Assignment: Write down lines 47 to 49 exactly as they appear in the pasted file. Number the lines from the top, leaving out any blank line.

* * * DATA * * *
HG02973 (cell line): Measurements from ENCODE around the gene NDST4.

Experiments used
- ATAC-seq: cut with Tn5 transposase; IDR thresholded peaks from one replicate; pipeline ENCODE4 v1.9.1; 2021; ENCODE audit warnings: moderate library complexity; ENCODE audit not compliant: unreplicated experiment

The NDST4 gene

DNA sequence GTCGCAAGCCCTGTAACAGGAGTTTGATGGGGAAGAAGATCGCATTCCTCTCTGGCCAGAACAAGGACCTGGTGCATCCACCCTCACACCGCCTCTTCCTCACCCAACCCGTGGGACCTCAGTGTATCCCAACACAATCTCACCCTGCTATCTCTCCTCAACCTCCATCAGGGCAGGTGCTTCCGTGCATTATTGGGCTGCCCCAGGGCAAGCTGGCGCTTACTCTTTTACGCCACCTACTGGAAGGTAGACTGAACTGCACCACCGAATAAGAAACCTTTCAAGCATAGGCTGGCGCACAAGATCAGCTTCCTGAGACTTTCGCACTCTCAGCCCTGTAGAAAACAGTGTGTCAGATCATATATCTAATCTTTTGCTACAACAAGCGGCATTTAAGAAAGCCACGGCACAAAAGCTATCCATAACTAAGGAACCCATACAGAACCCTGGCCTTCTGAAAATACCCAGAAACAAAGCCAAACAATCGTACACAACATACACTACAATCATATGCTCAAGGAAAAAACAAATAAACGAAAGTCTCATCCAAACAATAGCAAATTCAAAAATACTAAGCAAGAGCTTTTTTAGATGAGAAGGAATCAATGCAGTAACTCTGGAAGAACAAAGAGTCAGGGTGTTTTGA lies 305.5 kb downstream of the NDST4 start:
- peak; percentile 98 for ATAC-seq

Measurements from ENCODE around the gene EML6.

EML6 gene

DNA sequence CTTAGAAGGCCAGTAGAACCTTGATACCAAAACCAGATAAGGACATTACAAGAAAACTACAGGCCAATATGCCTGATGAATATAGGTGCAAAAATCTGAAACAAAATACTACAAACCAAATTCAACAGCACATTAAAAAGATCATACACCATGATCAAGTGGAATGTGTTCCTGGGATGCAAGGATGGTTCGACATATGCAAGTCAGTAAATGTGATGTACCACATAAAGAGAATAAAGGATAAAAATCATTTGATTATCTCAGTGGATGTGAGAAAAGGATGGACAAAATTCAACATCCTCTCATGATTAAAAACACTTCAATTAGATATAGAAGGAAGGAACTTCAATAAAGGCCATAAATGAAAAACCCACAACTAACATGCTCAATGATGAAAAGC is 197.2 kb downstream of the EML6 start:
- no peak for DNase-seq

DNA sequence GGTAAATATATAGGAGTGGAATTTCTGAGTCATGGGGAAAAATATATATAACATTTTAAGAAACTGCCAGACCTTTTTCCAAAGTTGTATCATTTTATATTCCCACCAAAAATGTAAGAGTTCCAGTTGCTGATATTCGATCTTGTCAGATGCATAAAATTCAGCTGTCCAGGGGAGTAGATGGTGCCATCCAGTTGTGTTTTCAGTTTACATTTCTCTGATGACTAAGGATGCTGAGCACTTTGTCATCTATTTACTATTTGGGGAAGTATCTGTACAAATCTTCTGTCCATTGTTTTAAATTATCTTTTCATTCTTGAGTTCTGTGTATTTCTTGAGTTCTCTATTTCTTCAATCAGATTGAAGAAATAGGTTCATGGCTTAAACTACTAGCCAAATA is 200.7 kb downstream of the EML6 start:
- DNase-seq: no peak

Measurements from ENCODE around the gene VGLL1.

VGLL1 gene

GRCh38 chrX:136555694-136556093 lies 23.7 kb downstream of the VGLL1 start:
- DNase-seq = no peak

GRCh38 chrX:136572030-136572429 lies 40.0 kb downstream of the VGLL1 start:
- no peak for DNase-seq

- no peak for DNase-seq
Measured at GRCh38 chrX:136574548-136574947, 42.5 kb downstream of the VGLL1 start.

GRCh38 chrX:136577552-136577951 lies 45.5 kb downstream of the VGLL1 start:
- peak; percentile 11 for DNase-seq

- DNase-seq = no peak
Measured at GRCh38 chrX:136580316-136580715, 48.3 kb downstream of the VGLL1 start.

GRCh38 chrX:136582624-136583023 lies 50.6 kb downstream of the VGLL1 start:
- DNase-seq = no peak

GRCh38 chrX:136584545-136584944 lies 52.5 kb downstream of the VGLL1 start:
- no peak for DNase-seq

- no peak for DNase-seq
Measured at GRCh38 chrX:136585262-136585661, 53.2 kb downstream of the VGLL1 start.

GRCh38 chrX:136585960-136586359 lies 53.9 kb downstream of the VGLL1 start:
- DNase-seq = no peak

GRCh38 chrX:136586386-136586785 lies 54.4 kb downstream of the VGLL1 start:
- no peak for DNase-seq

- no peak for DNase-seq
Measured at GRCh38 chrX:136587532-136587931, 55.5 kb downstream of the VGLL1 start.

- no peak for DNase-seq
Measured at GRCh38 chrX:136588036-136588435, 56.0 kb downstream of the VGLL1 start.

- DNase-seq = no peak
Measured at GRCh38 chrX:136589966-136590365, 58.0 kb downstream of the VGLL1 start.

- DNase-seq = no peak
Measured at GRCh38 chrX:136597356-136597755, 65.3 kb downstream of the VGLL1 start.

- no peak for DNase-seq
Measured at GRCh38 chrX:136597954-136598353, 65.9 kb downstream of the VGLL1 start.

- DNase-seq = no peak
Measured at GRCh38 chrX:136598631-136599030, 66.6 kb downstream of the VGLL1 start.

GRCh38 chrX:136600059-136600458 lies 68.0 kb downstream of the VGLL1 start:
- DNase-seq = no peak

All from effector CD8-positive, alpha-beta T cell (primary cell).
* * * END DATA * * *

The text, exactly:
GRCh38 chrX:136600059-136600458 lies 68.0 kb downstream of the VGLL1 start:
- DNase-seq = no peak

All from effector CD8-positive, alpha-beta T cell (primary cell).